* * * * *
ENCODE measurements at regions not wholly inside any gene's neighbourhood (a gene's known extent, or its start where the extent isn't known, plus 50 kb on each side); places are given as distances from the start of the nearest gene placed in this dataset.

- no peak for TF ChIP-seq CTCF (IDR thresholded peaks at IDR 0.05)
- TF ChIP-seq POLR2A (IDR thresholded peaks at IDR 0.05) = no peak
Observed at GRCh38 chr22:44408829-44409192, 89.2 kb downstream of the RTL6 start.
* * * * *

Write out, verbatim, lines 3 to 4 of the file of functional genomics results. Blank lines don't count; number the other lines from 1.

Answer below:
- TF ChIP-seq POLR2A (IDR thresholded peaks at IDR 0.05) = no peak
Observed at GRCh38 chr22:44408829-44409192, 89.2 kb downstream of the RTL6 start.